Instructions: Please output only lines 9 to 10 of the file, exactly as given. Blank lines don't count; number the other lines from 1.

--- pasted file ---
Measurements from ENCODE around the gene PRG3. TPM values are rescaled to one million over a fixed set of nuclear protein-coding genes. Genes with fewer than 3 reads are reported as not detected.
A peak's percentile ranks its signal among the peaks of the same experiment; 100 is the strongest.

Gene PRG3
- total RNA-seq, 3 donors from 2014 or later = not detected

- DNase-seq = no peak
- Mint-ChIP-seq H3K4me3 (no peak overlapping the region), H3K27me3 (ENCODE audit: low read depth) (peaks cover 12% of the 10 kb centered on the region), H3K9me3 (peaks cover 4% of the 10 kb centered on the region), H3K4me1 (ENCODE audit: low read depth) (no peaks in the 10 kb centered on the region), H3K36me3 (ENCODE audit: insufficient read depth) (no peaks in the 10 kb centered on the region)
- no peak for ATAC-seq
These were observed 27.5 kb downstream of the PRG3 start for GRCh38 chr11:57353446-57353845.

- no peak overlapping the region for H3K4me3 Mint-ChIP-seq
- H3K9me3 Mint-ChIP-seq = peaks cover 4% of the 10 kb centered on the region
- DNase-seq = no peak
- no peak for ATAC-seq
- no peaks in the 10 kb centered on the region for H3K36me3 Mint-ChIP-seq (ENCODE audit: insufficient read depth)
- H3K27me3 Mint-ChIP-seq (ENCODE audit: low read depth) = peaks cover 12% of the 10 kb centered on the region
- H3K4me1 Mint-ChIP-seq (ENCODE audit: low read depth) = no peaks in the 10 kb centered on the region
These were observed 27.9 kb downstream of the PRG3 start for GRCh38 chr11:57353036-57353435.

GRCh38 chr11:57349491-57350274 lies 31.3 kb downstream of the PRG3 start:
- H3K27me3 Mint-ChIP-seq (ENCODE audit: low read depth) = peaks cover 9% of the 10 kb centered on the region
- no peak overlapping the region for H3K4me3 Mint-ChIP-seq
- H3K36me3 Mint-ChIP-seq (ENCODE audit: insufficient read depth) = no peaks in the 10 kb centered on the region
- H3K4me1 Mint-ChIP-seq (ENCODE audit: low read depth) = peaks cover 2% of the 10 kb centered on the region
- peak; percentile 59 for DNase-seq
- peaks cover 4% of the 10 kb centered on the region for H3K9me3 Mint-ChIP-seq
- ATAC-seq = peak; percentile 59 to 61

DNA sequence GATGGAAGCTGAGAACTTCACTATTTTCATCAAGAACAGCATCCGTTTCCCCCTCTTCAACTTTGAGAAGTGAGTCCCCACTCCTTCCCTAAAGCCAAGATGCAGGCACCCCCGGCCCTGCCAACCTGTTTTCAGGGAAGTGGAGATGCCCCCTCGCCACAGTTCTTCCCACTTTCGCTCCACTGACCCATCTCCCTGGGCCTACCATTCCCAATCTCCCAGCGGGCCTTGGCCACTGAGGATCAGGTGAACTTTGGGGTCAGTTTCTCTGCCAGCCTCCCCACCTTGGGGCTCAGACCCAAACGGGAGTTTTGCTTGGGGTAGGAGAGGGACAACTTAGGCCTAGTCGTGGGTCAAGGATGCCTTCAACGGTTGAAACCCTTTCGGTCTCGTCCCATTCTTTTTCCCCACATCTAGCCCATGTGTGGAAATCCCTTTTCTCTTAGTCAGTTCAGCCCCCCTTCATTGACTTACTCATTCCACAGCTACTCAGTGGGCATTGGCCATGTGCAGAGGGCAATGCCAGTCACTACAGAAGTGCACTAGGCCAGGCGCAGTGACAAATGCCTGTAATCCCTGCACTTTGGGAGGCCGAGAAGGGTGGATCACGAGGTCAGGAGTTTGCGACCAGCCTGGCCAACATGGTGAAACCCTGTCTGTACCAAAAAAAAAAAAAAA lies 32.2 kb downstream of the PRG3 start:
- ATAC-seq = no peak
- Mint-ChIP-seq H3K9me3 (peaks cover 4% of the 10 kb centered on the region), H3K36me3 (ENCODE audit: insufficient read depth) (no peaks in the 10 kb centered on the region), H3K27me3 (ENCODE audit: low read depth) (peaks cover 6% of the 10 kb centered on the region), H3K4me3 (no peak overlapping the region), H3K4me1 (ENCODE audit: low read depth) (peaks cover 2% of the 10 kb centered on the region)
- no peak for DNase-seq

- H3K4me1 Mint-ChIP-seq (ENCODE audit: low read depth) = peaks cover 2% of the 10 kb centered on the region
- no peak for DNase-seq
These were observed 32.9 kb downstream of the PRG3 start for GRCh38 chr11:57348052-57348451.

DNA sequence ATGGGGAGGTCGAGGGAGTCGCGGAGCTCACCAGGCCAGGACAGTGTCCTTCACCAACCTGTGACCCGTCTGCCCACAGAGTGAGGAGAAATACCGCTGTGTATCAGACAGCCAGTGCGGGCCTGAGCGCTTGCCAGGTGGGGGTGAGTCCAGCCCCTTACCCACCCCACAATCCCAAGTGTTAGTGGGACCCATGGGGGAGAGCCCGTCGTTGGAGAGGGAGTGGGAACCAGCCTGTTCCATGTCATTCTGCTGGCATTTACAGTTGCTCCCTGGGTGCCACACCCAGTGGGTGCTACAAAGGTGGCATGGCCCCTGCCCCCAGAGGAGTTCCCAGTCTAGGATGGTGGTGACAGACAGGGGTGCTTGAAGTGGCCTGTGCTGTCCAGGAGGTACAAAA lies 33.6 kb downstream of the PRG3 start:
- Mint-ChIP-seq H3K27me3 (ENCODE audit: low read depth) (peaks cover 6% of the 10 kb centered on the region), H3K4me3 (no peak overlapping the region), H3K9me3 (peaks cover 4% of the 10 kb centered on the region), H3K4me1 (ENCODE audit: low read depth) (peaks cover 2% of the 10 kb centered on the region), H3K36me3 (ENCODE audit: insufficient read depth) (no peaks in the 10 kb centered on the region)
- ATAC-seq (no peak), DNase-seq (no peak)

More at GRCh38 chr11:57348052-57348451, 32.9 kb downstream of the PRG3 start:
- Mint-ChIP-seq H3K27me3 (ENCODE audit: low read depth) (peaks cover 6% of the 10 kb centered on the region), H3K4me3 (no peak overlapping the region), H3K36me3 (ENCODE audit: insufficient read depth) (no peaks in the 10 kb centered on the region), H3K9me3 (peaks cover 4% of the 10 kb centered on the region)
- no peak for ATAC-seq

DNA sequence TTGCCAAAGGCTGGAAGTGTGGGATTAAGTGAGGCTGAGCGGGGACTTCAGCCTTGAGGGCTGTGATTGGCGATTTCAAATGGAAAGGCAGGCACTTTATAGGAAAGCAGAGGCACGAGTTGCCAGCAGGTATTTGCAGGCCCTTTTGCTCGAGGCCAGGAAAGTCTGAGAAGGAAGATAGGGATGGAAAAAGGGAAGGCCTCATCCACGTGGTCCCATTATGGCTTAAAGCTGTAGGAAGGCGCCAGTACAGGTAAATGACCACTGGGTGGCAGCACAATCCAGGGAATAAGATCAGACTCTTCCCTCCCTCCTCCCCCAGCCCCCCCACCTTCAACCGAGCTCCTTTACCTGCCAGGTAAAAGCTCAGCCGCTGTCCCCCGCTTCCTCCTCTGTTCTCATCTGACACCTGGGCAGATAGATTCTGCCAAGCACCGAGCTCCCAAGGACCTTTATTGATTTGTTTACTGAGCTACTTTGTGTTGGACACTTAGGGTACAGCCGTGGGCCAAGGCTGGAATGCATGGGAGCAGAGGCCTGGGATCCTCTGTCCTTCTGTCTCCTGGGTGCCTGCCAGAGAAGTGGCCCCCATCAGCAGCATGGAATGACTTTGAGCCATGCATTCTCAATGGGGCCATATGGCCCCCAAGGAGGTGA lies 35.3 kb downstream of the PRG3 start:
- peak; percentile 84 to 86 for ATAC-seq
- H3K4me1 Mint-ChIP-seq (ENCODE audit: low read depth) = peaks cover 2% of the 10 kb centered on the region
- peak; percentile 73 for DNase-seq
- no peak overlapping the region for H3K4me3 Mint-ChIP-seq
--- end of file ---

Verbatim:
- no peak overlapping the region for H3K4me3 Mint-ChIP-seq
- H3K9me3 Mint-ChIP-seq = peaks cover 4% of the 10 kb centered on the region